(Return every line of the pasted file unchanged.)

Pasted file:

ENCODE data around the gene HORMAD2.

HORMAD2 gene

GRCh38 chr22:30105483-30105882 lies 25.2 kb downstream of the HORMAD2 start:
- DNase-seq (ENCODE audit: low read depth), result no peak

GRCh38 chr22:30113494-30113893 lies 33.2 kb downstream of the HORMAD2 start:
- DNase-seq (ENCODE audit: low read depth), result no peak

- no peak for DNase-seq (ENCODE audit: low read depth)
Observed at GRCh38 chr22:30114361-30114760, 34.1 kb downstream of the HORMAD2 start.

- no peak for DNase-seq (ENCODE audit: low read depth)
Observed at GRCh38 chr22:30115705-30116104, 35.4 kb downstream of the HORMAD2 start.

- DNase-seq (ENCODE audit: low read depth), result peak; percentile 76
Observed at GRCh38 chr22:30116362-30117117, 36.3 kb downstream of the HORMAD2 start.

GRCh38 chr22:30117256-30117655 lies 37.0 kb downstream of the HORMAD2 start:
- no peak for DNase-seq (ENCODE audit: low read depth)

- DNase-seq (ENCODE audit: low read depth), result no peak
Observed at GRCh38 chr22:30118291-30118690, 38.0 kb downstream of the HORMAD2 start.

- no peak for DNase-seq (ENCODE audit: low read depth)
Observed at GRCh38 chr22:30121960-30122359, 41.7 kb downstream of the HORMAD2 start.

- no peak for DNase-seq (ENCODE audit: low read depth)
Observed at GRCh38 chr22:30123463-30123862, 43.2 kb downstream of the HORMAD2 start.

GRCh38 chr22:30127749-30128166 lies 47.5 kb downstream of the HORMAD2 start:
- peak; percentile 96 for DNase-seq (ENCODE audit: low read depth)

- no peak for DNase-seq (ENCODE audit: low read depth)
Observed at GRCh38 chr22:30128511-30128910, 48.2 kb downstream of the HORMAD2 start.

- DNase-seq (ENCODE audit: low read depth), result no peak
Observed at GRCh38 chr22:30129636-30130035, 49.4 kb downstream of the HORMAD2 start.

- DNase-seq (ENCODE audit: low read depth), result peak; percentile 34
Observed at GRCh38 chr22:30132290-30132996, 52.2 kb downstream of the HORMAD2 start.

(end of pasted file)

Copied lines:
ENCODE data around the gene HORMAD2.

HORMAD2 gene

GRCh38 chr22:30105483-30105882 lies 25.2 kb downstream of the HORMAD2 start:
- DNase-seq (ENCODE audit: low read depth), result no peak

GRCh38 chr22:30113494-30113893 lies 33.2 kb downstream of the HORMAD2 start:
- DNase-seq (ENCODE audit: low read depth), result no peak

- no peak for DNase-seq (ENCODE audit: low read depth)
Observed at GRCh38 chr22:30114361-30114760, 34.1 kb downstream of the HORMAD2 start.

- no peak for DNase-seq (ENCODE audit: low read depth)
Observed at GRCh38 chr22:30115705-30116104, 35.4 kb downstream of the HORMAD2 start.

- DNase-seq (ENCODE audit: low read depth), result peak; percentile 76
Observed at GRCh38 chr22:30116362-30117117, 36.3 kb downstream of the HORMAD2 start.

GRCh38 chr22:30117256-30117655 lies 37.0 kb downstream of the HORMAD2 start:
- no peak for DNase-seq (ENCODE audit: low read depth)

- DNase-seq (ENCODE audit: low read depth), result no peak
Observed at GRCh38 chr22:30118291-30118690, 38.0 kb downstream of the HORMAD2 start.

- no peak for DNase-seq (ENCODE audit: low read depth)
Observed at GRCh38 chr22:30121960-30122359, 41.7 kb downstream of the HORMAD2 start.

- no peak for DNase-seq (ENCODE audit: low read depth)
Observed at GRCh38 chr22:30123463-30123862, 43.2 kb downstream of the HORMAD2 start.

GRCh38 chr22:30127749-30128166 lies 47.5 kb downstream of the HORMAD2 start:
- peak; percentile 96 for DNase-seq (ENCODE audit: low read depth)

- no peak for DNase-seq (ENCODE audit: low read depth)
Observed at GRCh38 chr22:30128511-30128910, 48.2 kb downstream of the HORMAD2 start.

- DNase-seq (ENCODE audit: low read depth), result no peak
Observed at GRCh38 chr22:30129636-30130035, 49.4 kb downstream of the HORMAD2 start.

- DNase-seq (ENCODE audit: low read depth), result peak; percentile 34
Observed at GRCh38 chr22:30132290-30132996, 52.2 kb downstream of the HORMAD2 start.